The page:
Coming to terms with the events of September 11th: an interview with Kenneth V. Hardy



With the city in which you live still struggling to come to terms with the deaths of 3,000 people on September 11th, and with military retaliation still occurring in Afghanistan, in some ways it seems a strange time to be talking about forgiveness. Living and working as you do in New York City, perhaps we could begin by talking a little about your experience of September 11th and subsequent events …

Not long ago I wrote a short piece about September 11th entitled ‘After dusk and before dawn’. It seems to me that we are at a critical time in this country and that actually it is very relevant to be talking about broader issues such as forgiveness, compassion, and how we come to terms with injustice, privilege and loss of life.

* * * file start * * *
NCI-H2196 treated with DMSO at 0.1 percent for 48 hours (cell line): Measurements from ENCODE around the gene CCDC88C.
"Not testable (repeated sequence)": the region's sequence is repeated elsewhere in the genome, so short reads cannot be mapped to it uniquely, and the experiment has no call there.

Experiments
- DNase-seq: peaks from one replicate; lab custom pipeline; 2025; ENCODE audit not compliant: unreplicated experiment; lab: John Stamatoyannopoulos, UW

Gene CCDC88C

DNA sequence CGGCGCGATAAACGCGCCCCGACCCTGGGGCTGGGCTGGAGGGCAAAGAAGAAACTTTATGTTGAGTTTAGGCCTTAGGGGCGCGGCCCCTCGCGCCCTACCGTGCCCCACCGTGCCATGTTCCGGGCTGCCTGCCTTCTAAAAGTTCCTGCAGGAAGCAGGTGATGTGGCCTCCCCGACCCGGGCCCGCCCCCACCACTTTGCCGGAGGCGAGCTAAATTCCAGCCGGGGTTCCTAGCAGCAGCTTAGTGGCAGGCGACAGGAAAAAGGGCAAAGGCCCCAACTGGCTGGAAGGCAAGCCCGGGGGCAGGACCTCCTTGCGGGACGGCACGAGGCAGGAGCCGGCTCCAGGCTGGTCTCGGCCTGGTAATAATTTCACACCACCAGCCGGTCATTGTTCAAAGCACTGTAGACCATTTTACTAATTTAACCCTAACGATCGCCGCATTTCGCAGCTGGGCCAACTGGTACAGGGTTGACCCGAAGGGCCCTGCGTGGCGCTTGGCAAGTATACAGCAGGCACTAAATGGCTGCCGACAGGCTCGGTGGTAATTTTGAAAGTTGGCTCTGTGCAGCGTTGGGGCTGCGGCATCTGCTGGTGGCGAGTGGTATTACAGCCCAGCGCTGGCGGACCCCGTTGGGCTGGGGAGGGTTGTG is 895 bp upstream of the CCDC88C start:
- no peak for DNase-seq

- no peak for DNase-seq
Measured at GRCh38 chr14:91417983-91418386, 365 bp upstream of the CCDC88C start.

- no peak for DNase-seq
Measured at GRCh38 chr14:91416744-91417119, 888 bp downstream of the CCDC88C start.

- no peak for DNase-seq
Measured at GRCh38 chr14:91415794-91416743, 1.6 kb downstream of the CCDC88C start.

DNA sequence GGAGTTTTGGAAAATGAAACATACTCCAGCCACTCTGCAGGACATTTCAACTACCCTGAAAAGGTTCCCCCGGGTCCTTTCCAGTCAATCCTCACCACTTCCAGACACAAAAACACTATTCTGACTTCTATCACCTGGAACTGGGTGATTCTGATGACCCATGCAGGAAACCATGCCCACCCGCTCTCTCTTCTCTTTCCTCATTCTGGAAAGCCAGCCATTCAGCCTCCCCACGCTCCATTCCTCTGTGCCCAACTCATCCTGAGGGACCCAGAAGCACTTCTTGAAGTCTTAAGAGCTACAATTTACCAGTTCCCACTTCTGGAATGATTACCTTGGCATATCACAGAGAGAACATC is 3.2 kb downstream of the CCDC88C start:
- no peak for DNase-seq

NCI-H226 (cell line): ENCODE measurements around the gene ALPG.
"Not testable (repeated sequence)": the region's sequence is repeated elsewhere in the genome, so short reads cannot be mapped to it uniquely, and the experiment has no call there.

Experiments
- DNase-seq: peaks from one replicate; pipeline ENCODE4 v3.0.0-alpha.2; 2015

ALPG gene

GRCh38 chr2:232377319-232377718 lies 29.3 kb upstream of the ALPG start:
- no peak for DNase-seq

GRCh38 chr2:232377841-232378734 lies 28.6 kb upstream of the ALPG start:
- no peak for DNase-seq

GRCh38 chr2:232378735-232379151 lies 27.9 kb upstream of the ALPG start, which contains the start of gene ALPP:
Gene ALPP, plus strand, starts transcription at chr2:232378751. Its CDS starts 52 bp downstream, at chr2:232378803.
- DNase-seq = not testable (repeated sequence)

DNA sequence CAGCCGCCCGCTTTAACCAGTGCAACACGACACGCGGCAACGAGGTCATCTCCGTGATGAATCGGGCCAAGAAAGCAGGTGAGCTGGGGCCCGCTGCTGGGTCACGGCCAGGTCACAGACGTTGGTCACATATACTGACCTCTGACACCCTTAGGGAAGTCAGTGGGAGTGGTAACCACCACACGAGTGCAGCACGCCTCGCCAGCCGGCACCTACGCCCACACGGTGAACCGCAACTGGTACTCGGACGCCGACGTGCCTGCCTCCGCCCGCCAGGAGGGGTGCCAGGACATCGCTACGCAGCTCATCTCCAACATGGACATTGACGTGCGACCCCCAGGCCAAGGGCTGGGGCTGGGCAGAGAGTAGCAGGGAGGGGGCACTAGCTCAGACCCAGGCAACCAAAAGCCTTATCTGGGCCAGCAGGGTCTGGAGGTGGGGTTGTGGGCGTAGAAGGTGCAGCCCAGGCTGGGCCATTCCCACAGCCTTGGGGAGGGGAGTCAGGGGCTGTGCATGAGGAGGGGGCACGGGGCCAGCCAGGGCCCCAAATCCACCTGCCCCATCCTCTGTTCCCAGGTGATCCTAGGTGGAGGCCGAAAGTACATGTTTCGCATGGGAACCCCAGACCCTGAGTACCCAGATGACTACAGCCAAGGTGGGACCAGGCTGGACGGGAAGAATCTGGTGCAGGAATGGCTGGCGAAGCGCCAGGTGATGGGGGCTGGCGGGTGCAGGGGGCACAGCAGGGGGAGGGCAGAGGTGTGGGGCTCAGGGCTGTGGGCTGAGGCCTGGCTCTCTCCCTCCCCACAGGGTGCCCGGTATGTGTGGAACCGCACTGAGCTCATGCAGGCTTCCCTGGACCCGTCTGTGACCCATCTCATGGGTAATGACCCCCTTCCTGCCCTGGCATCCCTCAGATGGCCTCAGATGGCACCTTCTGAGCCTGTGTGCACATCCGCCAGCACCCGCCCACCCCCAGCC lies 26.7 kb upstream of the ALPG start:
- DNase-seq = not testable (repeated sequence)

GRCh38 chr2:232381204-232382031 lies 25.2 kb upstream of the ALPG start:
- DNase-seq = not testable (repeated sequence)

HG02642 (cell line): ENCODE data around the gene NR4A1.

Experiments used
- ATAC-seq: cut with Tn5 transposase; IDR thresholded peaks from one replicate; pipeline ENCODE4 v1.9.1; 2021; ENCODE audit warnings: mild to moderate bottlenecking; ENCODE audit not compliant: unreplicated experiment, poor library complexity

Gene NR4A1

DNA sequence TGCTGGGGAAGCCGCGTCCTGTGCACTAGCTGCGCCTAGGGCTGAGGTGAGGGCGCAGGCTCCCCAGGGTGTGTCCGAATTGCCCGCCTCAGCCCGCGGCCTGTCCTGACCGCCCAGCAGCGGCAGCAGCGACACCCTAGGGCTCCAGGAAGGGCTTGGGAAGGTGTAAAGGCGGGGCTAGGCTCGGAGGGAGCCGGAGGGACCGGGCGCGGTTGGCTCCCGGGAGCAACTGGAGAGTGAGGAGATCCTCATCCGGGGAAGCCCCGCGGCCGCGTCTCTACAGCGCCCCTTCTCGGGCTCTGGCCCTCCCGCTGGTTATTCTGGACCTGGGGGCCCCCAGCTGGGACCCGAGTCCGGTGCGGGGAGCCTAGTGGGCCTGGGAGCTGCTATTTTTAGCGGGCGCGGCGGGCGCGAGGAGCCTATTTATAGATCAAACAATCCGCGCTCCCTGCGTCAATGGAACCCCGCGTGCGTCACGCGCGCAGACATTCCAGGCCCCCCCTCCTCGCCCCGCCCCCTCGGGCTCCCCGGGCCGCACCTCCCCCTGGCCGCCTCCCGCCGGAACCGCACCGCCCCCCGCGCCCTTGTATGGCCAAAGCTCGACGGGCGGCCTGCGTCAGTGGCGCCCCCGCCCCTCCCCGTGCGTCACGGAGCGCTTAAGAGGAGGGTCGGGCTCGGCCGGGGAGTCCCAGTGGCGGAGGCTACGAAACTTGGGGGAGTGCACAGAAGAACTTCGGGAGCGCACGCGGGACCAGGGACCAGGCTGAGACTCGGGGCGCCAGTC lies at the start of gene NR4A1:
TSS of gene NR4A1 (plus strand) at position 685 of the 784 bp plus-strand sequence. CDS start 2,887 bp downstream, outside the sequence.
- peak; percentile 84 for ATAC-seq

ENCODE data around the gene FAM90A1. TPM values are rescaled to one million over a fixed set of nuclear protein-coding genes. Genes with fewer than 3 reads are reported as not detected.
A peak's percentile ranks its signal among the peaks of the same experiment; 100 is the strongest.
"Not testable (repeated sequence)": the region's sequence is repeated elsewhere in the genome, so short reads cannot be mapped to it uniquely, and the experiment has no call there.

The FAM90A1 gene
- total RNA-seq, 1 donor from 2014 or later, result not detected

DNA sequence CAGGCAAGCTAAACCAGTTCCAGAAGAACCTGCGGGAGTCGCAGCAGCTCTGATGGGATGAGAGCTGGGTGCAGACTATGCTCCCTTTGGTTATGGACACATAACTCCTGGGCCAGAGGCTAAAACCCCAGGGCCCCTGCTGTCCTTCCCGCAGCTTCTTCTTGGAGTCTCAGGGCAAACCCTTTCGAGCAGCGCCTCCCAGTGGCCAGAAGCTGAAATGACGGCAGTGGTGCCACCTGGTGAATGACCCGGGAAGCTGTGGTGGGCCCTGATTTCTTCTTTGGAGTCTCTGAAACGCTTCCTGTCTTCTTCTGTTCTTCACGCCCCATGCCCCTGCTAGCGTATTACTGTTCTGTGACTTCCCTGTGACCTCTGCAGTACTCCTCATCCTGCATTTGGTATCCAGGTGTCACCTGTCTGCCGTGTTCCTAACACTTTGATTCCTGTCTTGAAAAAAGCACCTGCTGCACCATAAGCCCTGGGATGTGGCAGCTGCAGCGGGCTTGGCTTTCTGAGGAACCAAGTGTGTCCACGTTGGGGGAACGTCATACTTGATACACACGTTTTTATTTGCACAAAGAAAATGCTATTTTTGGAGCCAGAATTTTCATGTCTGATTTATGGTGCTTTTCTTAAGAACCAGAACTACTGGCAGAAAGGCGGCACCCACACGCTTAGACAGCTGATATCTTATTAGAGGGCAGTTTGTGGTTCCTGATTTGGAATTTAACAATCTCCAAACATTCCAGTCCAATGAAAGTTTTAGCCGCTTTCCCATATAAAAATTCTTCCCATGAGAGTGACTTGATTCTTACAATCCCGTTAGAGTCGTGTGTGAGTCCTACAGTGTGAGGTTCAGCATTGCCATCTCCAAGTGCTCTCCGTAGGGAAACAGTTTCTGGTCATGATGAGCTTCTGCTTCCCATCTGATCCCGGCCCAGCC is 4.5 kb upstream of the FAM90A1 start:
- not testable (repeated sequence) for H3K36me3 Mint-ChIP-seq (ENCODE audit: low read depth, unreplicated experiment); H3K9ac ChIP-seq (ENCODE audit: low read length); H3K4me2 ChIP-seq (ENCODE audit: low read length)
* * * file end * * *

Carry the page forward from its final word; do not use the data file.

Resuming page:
Personally, I found the events of September 11th profoundly emotional and difficult to come to terms with. Living and working in New York City, we had a close-up view of the devastating events of that day. Here at the Ackerman Institute of the Family, many of us continue to be involved in working with firemen and with the police, and some of us were intimately involved in responding to the events of the day itself. We continue to meet together and talk about what is involved in this work and we remain in touch with the ongoing experience of families who have lost loved ones. Three thousand people died on that day and this means that the lives of three thousand families and countless friends and other relatives can never be the same. That is a grief of vast proportions.